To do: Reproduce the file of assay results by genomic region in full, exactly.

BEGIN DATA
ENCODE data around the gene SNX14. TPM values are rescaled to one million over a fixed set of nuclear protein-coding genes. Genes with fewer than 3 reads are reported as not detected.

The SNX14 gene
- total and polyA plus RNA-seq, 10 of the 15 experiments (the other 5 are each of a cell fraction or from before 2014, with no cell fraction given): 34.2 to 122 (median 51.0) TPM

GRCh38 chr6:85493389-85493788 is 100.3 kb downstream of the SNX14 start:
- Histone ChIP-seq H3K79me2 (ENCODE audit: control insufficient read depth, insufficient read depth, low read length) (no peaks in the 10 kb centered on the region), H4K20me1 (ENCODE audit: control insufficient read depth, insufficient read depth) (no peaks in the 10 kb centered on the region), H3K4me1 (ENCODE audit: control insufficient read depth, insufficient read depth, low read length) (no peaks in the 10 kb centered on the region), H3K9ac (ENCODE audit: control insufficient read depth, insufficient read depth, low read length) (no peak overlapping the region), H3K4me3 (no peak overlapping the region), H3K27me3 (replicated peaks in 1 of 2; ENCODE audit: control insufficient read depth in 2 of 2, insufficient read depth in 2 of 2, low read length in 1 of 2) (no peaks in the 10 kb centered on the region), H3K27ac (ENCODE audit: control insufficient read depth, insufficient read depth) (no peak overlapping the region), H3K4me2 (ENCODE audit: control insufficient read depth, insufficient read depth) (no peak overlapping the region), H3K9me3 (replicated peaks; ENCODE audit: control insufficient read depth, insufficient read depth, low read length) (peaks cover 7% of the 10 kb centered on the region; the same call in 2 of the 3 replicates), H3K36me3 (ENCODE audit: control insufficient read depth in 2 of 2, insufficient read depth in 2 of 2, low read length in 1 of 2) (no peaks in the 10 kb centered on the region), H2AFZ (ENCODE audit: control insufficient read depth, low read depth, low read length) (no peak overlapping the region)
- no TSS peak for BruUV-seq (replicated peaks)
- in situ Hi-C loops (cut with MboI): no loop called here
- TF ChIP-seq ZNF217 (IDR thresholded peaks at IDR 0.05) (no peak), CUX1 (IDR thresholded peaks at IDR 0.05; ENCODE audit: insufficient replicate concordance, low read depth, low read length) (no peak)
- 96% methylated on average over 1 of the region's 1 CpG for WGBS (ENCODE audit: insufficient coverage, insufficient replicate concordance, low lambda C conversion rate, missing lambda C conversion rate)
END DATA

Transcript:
ENCODE data around the gene SNX14. TPM values are rescaled to one million over a fixed set of nuclear protein-coding genes. Genes with fewer than 3 reads are reported as not detected.

The SNX14 gene
- total and polyA plus RNA-seq, 10 of the 15 experiments (the other 5 are each of a cell fraction or from before 2014, with no cell fraction given): 34.2 to 122 (median 51.0) TPM

GRCh38 chr6:85493389-85493788 is 100.3 kb downstream of the SNX14 start:
- Histone ChIP-seq H3K79me2 (ENCODE audit: control insufficient read depth, insufficient read depth, low read length) (no peaks in the 10 kb centered on the region), H4K20me1 (ENCODE audit: control insufficient read depth, insufficient read depth) (no peaks in the 10 kb centered on the region), H3K4me1 (ENCODE audit: control insufficient read depth, insufficient read depth, low read length) (no peaks in the 10 kb centered on the region), H3K9ac (ENCODE audit: control insufficient read depth, insufficient read depth, low read length) (no peak overlapping the region), H3K4me3 (no peak overlapping the region), H3K27me3 (replicated peaks in 1 of 2; ENCODE audit: control insufficient read depth in 2 of 2, insufficient read depth in 2 of 2, low read length in 1 of 2) (no peaks in the 10 kb centered on the region), H3K27ac (ENCODE audit: control insufficient read depth, insufficient read depth) (no peak overlapping the region), H3K4me2 (ENCODE audit: control insufficient read depth, insufficient read depth) (no peak overlapping the region), H3K9me3 (replicated peaks; ENCODE audit: control insufficient read depth, insufficient read depth, low read length) (peaks cover 7% of the 10 kb centered on the region; the same call in 2 of the 3 replicates), H3K36me3 (ENCODE audit: control insufficient read depth in 2 of 2, insufficient read depth in 2 of 2, low read length in 1 of 2) (no peaks in the 10 kb centered on the region), H2AFZ (ENCODE audit: control insufficient read depth, low read depth, low read length) (no peak overlapping the region)
- no TSS peak for BruUV-seq (replicated peaks)
- in situ Hi-C loops (cut with MboI): no loop called here
- TF ChIP-seq ZNF217 (IDR thresholded peaks at IDR 0.05) (no peak), CUX1 (IDR thresholded peaks at IDR 0.05; ENCODE audit: insufficient replicate concordance, low read depth, low read length) (no peak)
- 96% methylated on average over 1 of the region's 1 CpG for WGBS (ENCODE audit: insufficient coverage, insufficient replicate concordance, low lambda C conversion rate, missing lambda C conversion rate)